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2 September 2003 Laser surface microstructuring to improve tribological systems
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Proceedings Volume 5121, Laser Processing of Advanced Materials and Laser Microtechnologies; (2003)
Event: Laser Processing of Advanced Materials and Laser Microtechnologies, 2002, Moscow, Russian Federation
The controlled laser patterning of solid surfaces improves their wear properties: laser generated microcraters of defined dimensions and morphology can act as lubricant reservoirs and as traps for wear particles. For generating such microstructures different techniques are possible; however laser ablation has the advantage of a great versatility, since it can be adapted to produce a wide range of structures crater arrangements. We have generated microstructures with ps- and ns- pulses on TiN coated steel, uncoated steel and on uncoated steel with was subsequently coated with TiCN. Laser patterning of metals with pulses in the 100ns range is very effective however the process is governed by local melting and vaporization. The melt ejection yields the formation of resolidified droplets and rims on the target surface. This undesired artifacts can be removed by gentle polishing. Furthermore, a recast layer of increased hardness and brittleness of about 1µm thickness which homogeneously covers the crater walls is observed. Tribological tests were performed using the ball-on-disk method. The lifetime of the structured samples, defined as the sliding distance after which the friction coefficient showed an abrupt increase, was found to be significantly enhanced for all structured surfaces. The enhancement ranged from a 30% lifetime increase when TiN coatings were directly structured to an increase of over 10 times for structured hard metal which was subsequently coated with TiCN. To evaluate the possibility of circumventing some of the drawbacks of laser ablation in the ns regime, mainly the melt rims on the surface and the recast layer film on the crater walls of the single microholes the quality of microstructures produced in various metals with pulses of femtosecond duration was studied. To that end the evolution of the ablated depth over a large number of incident femtosecond laser pulses and the occurrence of structure and hardness changes in the immediate vicinity of the laser induced craters was analyzed for two sorts of steel and for hard metal. The analysis evidenced changes in the crystalline structure of the target materials in the fluence regime above 2J/cm2 but only minor alterations up to this fluence. Hardness measurements were performed on the cross-section surfaces in points situated in the immediate vicinity of the laser induced pores. Affected zones in the material surrounding few pores induced in the fs- regime were found and in such zones a significant hardness increasing was evidenced.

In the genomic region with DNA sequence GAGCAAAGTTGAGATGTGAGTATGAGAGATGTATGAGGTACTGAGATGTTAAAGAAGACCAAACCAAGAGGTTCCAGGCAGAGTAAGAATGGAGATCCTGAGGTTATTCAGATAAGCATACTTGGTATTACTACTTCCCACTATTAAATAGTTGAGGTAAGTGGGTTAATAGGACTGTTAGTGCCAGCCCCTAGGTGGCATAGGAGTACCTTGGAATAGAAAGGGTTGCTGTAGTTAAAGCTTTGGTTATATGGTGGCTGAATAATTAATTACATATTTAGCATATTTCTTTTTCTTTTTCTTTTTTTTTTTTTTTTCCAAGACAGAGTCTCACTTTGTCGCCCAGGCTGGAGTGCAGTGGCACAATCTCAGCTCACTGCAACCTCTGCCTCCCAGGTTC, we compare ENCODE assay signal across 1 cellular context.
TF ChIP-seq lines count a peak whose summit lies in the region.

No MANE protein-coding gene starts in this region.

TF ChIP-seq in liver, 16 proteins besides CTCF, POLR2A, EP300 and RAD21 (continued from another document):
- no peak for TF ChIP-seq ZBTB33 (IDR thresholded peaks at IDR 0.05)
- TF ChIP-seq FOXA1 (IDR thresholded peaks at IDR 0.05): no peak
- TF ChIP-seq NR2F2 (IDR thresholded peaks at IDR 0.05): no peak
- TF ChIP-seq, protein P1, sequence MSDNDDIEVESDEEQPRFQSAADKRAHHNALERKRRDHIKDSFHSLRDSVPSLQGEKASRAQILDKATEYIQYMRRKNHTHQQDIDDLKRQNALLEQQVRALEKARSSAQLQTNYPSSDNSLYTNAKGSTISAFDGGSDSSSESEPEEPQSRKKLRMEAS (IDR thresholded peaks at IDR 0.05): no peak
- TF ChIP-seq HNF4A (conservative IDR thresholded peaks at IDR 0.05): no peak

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Valerio Romano, Heinz P. Weber, Gabriel Dumitru, Sergej M. Pimenov, Taras V. Kononenko, Vitali I. Konov, Henry Haefke, Yvonne Gerbig, Marc L. Sentis, Joerg Hermann, Sebastien Bruneau, and Wladimir Marine "Laser surface microstructuring to improve tribological systems", Proc. SPIE 5121, Laser Processing of Advanced Materials and Laser Microtechnologies, (2 September 2003);

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